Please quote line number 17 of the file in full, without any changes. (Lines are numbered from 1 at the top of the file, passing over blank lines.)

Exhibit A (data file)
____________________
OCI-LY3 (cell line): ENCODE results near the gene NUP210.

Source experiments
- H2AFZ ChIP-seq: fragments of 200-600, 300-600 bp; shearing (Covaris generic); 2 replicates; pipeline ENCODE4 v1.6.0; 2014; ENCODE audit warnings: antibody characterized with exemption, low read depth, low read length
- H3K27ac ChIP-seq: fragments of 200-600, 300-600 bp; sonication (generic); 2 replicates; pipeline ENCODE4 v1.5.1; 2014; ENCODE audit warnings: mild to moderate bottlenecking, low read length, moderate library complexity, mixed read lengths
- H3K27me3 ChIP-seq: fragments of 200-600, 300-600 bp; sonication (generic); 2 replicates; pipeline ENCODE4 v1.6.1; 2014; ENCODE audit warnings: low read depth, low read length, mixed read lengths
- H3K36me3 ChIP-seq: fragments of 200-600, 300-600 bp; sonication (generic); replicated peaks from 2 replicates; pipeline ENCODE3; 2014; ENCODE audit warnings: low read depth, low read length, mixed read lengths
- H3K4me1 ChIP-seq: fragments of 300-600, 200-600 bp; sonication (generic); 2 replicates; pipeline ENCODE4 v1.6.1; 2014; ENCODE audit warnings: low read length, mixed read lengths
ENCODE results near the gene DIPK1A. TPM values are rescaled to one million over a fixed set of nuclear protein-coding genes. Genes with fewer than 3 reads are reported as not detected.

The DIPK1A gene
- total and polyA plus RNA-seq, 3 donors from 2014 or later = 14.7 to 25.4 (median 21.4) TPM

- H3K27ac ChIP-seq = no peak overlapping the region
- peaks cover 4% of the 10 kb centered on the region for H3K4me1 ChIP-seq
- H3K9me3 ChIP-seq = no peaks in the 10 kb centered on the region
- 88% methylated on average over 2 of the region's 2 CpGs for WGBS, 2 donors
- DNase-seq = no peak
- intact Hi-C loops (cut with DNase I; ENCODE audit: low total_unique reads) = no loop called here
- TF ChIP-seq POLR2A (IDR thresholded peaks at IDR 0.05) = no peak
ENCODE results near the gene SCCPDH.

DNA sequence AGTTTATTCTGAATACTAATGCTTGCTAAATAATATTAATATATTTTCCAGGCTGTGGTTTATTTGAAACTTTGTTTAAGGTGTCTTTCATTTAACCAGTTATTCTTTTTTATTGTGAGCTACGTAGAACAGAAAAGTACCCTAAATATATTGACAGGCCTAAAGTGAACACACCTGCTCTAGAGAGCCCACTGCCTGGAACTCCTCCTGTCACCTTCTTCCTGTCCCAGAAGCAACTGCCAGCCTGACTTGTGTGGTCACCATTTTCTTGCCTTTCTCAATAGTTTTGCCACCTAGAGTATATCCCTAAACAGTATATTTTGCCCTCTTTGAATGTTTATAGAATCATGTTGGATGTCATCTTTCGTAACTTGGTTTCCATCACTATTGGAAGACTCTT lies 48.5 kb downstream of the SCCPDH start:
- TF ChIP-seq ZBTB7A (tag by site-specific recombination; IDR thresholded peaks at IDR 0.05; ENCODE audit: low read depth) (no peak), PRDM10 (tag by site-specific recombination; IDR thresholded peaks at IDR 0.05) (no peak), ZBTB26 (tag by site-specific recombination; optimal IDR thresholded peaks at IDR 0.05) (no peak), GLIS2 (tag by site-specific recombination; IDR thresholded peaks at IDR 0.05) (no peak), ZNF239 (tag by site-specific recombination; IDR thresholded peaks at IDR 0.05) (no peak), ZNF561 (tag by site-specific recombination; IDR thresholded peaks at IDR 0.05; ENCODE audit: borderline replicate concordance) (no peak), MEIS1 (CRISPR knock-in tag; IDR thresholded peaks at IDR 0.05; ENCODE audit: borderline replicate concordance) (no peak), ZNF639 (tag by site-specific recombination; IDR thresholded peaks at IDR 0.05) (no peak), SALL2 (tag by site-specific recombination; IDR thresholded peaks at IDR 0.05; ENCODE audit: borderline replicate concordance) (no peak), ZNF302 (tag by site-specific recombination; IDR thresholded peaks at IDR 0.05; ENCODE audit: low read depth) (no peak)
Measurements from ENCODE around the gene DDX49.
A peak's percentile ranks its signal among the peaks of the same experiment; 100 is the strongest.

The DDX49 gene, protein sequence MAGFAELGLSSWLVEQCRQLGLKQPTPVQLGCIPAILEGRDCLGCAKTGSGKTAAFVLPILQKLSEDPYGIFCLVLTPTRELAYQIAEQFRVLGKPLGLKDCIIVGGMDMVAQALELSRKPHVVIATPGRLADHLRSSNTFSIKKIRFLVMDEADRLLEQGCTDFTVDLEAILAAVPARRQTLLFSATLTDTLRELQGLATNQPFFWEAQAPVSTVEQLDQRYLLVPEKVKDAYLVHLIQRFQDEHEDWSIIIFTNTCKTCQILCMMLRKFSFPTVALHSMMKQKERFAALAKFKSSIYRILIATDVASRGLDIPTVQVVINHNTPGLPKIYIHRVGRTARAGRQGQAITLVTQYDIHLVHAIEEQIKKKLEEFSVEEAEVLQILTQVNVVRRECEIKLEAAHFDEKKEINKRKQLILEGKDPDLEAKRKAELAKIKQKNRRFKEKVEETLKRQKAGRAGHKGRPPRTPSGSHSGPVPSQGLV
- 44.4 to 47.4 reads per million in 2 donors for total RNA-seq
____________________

- TF ChIP-seq POLR2A (IDR thresholded peaks at IDR 0.05) = no peak